“The question of admissibility of evidence is generally left to the discretion of the trial court, and the trial court's determination on that question will not be reversed except upon a clear showing of abuse of discretion.” Ex parte Loggins, 771 So.2d at 1103.
Hearsay is defined as “a statement, other than one made by the declarant while testifying at the trial or hearing, offered in evidence to prove the truth of the matter asserted.” Rule 801(c), Ala. R. Evid. A statement that constitutes hearsay may still be admissible under one of the exceptions to the hearsay rule. One such exception is the “state-of-mind” exception, as set out in Rule 803(3), Ala. R. Evid. Rule 803(3), Ala. R. Evid., provides that “[a] statement of the declarant's then existing state of mind, emotion, sensation, or physical condition (such as intent, plan, motive, design, mental feeling, pain, and bodily health)” is admissible as relevant evidence.
In the instant case, the State offered Lowry's testimony regarding the telephone message Laney left Brown days before Laney's murder in order to establish motive. The testimony was relevant to establish Brown's motive to participate in Laney's murder. Given the foregoing, we conclude that the circuit court did not abuse its discretion in denying Brown's motion in limine seeking to exclude testimony that Brown owed Laney money.
Brown next contends that the circuit court erred in denying his motion to suppress statements he made to police because, he says, evidence indicated that the statements were induced by the promise of leniency and that Brown suffered from a mental illness at the time he made the statements to police.
At the hearing on Brown's motion to suppress, the evidence established that Brown gave two statements to law-enforcement officers-one on September 8, 2005, and one on October 28, 2005. At the time he gave those statements, Brown was represented by counsel. Morrow testified that before Brown gave both statements, he advised Brown of his Miranda rights, that Brown waived his rights, and that he gave a statement to law enforcement officials. Morrow explained that during the interview, he observed Brown's physical appearance to determine if he was under the influence of an intoxicating substance and concluded that Brown was not under the influence of an intoxicating substance. Morrow testified that Brown was cooperative and that he voluntarily gave his statement.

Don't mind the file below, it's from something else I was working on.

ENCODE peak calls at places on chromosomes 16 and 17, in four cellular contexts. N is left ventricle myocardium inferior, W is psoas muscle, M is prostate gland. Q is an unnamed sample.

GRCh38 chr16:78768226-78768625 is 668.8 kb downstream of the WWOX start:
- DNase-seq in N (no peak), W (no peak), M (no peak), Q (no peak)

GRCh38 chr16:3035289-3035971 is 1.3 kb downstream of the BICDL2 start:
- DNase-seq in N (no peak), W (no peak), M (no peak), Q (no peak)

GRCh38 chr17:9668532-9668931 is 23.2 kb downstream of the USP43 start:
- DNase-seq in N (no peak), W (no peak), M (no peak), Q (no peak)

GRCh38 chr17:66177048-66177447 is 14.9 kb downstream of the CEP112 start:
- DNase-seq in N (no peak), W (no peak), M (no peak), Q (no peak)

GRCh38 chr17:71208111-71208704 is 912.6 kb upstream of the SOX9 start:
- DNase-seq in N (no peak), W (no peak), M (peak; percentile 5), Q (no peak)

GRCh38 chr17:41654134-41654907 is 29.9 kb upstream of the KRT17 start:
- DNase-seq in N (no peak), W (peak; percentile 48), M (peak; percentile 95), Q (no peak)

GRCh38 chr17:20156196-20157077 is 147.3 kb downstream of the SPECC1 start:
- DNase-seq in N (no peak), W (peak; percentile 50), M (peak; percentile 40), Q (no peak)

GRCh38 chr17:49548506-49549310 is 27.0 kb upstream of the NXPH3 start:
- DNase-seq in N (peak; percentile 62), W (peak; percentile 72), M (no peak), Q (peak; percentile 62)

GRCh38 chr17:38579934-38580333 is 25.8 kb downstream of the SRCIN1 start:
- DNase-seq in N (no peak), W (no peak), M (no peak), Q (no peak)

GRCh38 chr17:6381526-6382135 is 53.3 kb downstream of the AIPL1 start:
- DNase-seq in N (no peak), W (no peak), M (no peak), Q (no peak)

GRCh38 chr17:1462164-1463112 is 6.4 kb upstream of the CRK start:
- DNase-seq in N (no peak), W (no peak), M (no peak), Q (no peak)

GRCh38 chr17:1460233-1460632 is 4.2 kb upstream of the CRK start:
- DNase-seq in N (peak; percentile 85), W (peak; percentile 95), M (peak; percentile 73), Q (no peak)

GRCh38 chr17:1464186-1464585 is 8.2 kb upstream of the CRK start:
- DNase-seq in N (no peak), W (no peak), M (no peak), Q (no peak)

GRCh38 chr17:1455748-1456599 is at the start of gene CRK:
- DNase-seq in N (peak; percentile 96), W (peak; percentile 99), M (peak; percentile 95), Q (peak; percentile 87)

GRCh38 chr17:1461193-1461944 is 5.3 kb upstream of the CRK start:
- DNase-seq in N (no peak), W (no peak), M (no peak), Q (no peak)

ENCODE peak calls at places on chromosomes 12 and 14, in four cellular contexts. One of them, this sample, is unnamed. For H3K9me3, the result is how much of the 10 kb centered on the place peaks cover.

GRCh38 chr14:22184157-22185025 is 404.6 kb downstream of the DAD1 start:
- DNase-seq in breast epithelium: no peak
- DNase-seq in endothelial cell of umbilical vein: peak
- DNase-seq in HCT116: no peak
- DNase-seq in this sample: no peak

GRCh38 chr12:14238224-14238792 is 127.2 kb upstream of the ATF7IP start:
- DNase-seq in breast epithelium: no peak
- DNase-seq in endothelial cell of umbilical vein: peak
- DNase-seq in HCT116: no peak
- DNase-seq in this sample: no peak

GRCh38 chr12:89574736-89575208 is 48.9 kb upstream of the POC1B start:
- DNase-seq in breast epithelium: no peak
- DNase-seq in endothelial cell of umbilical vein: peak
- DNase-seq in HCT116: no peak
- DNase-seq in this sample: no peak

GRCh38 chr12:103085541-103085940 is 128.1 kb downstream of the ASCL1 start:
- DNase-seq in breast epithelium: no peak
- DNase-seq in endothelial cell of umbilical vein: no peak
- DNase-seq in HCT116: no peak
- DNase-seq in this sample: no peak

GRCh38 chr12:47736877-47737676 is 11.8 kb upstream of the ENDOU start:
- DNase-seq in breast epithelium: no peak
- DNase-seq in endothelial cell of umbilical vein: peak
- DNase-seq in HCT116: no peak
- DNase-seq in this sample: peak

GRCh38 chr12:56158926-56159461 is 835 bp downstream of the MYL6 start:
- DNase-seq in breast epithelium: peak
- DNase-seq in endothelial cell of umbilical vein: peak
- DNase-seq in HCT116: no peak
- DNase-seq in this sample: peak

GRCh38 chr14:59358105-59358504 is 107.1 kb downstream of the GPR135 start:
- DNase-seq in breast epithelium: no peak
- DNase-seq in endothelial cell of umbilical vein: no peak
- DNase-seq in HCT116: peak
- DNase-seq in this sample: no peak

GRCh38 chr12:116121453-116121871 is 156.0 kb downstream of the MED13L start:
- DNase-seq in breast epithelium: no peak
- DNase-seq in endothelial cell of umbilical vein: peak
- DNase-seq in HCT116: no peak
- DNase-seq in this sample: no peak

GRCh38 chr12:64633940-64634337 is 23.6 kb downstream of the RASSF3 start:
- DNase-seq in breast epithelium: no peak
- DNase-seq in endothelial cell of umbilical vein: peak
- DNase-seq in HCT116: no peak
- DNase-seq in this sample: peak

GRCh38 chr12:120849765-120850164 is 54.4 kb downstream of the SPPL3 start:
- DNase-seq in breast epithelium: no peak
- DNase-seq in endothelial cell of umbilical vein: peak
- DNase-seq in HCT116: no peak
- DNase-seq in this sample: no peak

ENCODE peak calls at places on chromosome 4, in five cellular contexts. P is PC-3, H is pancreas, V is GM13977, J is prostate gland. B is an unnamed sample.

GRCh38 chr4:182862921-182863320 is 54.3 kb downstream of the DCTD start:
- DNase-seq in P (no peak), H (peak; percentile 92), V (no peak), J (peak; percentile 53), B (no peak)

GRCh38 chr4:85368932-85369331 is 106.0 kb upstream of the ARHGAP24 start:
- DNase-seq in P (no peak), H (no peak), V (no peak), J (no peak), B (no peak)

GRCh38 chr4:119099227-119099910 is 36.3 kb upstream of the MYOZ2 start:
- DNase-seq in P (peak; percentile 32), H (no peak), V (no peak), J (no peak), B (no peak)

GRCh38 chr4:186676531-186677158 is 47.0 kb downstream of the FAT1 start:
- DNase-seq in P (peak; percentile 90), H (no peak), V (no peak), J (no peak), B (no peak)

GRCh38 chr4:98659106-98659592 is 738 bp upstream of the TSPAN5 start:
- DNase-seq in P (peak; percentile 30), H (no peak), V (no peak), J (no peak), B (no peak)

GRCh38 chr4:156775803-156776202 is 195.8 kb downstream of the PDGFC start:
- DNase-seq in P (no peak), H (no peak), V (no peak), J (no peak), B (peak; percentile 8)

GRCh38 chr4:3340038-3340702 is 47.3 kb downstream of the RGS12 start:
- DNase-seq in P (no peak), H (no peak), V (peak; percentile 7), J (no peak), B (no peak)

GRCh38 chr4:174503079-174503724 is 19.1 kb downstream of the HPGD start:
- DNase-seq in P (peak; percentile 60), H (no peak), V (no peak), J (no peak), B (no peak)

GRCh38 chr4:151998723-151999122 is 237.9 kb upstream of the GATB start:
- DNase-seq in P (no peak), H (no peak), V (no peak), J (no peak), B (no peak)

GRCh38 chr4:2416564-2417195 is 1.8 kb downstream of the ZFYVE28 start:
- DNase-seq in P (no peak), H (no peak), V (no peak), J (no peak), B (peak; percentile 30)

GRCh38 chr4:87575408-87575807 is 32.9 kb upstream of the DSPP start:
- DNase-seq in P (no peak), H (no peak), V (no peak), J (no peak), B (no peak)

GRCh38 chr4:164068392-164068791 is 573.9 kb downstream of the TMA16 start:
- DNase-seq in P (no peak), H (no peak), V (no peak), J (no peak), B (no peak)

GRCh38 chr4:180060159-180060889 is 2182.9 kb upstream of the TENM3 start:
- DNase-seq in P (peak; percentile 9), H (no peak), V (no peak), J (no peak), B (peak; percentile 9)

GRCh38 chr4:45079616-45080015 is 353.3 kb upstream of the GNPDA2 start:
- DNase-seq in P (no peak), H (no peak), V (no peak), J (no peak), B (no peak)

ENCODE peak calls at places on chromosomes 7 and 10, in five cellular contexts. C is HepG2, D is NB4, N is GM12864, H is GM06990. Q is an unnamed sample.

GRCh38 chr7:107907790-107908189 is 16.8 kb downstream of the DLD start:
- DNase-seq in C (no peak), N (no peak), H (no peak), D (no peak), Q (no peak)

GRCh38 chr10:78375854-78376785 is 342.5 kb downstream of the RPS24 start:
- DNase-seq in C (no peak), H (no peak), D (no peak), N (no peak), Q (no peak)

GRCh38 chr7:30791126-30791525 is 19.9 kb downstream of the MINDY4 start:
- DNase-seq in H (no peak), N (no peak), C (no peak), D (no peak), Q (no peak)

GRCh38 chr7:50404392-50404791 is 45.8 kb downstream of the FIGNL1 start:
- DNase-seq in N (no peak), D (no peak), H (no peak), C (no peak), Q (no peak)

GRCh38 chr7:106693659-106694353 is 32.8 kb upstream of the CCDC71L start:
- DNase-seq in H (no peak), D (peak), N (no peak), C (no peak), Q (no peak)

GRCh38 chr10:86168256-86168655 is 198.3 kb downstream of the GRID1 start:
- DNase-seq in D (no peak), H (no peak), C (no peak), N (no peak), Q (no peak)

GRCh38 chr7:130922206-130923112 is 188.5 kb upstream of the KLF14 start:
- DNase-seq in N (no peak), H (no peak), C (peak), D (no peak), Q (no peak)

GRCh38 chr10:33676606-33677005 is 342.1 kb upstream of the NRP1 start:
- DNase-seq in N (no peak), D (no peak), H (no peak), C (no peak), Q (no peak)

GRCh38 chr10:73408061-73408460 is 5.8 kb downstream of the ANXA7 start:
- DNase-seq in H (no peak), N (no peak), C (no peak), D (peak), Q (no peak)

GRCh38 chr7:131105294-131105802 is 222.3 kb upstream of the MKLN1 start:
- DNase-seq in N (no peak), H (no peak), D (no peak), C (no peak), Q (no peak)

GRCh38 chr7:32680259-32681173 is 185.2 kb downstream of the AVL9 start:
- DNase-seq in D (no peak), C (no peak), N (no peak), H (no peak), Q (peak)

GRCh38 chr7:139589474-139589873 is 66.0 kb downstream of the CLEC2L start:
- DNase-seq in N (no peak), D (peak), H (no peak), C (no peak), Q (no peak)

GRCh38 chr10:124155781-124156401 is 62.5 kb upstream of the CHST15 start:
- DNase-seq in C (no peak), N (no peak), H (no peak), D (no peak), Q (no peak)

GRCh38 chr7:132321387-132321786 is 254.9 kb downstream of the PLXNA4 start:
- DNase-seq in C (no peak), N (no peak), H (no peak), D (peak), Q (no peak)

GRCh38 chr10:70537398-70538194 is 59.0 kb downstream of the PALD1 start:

Morrow testified that he did not have the authority to make any “deals” with Brown for his cooperation, nor did he make any, and that he was not privy to any negotiations between Brown's counsel and the district attorney's office. On cross-examination, Morrow testified that he did have a conversation with Brown about what possible deal had been offered to his attorney. The State subsequently stipulated at the suppression hearing that there was an agreement with Brown's counsel that the district attorney's office would not seek the death penalty if Brown gave a true and accurate statement on September 8, 2005.
Dr. Cesar Munoz, a psychiatrist who interviewed Brown in June 2007 and February 2008, diagnosed Brown with chronic schizoaffective disorder. Dr. Munoz testified that Brown had suffered from the disorder since he was 18 years old. Dr. Munoz stated that Brown likely had the mental illness during his interviews in 2005 but was hiding his illness, and, at that time, the illness was untreated. According to Dr. Munoz, Brown could not have knowingly and voluntarily given his statement on September 8, 2005.
Dr. John David Toppins, a clinical and forensic psychologist, interviewed Brown in February 2006 and March 2006 to determine Brown's competency to stand trial and his mental state at the time of the offense. Following his two interviews with Brown in 2006, Dr. Toppins concluded that Brown was competent to stand trial and that Brown did not exhibit any signs of mental illness. In 2008, Dr. Toppins interviewed Brown again and noted that Brown's condition had deteriorated. Dr. Toppins concluded that Brown suffered from schizoaffective disorder.
Dr. Toppins reviewed tapes of the statements Brown made to police. After reviewing the tape-recorded statements, Dr. Toppins concluded that Brown did not show any signs of schizoaffective disorder at that time. Dr. Toppins stated that he did not see Brown display any psychotic thinking, blockage, or mood swings-all characteristics of schizoaffective disorder-in the tape-recorded statements. Dr. Toppins testified that he observed no symptoms in Brown that would interfere with Brown's ability to knowingly and voluntarily give a statement to law-enforcement officers.